Lights will guide you home and ignite your bones…..

…..And I will try to fix you

Who doesn’t love themselves a bit of bug triage? Answers on a postcard, please.

“Triage is medical term referring to the process of prioritising patients based on the severity of their condition so as to maximise benefit (help as many as possible) when resources are limited.

Bug triage is a process where tracker issues are screened and prioritised. Triage should help ensure we appropriately manage all reported issues – bugs as well as improvements and feature requests.”


Bug trackers can be a massive headache. How we handle bugs, if at all, can be a matter for debate. Here is my triage tale.


A mountain of bugs is horrific, it doesn’t paint a great picture for the health of your project. Especially if they’re live (read: open).


There are three considerations that we have narrowed down to:

  1. Bin the lot, throw them away and start again, ensure this horrible mess never rears its ugly head in this state again.
  2. Close all bugs older than XX months, ensure this horrible mess never rears its ugly head in this state again.
  3. Triage the lot, retain those that are still applicable, ensure this horrible mess never rears its ugly head in this state again.

I’ve already stated before my love of data. So, knowing that, I need to be mindful.

I am drawn to collect and retain all the data that is humanly possible, almost as a gut reaction. But, on reflection, is all the data really what I need? What my company needs?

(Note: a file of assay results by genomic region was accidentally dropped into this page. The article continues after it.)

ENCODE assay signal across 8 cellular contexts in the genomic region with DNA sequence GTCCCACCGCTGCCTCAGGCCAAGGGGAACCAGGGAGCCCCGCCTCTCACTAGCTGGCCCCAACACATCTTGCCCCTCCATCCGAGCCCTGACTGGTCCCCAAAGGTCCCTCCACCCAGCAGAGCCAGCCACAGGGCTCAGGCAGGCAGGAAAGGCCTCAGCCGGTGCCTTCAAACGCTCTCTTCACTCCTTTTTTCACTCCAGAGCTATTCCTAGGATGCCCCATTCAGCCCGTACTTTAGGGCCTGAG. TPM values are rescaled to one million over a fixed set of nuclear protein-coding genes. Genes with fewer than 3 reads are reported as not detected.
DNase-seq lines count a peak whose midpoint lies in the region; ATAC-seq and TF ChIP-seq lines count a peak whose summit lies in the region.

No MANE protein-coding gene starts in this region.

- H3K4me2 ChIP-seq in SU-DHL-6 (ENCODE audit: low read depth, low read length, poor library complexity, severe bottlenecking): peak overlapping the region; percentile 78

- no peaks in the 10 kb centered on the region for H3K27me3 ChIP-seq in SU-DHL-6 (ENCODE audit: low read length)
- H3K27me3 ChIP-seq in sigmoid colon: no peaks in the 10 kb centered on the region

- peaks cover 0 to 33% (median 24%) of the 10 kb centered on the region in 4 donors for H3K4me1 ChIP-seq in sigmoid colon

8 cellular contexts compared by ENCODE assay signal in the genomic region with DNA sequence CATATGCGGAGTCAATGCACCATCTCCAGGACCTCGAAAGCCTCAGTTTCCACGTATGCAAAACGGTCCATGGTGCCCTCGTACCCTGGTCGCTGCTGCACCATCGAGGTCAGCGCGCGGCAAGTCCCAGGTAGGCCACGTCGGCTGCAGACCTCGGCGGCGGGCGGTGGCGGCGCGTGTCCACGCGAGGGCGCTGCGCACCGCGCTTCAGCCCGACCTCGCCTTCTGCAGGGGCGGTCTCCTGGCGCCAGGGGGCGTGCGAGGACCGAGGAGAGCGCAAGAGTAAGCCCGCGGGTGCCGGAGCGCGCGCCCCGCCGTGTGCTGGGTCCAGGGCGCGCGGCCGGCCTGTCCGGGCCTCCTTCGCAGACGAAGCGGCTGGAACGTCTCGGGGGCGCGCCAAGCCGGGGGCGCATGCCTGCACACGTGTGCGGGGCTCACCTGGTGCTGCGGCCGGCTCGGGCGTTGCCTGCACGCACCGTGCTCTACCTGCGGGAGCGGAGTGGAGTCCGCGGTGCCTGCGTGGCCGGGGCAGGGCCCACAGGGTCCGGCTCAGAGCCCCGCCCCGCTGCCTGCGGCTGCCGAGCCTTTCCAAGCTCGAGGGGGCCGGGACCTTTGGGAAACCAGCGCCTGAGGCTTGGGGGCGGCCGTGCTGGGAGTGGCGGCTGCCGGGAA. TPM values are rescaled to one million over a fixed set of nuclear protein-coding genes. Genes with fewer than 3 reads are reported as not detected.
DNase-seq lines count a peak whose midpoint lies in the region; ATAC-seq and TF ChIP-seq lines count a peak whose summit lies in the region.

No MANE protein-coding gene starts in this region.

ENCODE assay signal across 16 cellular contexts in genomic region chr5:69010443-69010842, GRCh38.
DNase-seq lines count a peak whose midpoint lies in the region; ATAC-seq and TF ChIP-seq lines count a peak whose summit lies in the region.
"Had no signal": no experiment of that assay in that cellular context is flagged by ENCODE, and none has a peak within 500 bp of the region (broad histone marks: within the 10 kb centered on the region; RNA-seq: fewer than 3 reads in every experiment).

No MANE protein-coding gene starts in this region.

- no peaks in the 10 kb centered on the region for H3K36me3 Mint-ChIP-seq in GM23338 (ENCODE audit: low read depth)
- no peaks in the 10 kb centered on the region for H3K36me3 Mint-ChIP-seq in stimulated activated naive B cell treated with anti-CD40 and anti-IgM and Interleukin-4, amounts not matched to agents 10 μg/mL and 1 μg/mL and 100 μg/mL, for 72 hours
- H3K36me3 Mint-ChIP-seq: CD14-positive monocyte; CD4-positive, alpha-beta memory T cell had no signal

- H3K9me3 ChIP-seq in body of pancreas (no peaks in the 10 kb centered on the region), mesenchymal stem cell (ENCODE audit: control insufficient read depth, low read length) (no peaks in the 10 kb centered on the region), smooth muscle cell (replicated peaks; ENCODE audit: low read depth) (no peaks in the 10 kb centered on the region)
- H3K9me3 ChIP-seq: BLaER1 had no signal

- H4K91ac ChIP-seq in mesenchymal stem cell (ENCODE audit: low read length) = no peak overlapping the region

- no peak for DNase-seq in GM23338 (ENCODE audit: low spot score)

Ref: We can celebrate the highlight…..

However, I am really not keen on options 1. or 2. – there could potentially be some very valuable information, or issues not dealt with yet and arbitrarily closing them off has potential to be careless.

We are moving from one bug tracker to a different all encompassing super-tool (exciting times). So now is the time for change, and I am going to seize it. What has happened before isn’t sustainable.

I’m going for the long route, and here’s the plan, two pronged:

  1. Perform triage on the existing issues, only porting those that remain valid to the new tool.
  2. Collect and collate the bug tracker users’ requirements and feedback from the old bug tracker (and its processes). Using that along with informed expertise from myself and interested parties, to correct the process and implement a more robust bug handling and lifecycle process.

The email for feedback is out now, the replies are coming in, this is happening. Triage on legacy issues is also taking place, it is arduous and can be time consuming, but I’m grateful for those helping and for the opportunity to try to tackle it.

Blog post title lyrics from: Fix you – by Coldplay.

Find all the songs from my blog posts at this Spotify playlist.


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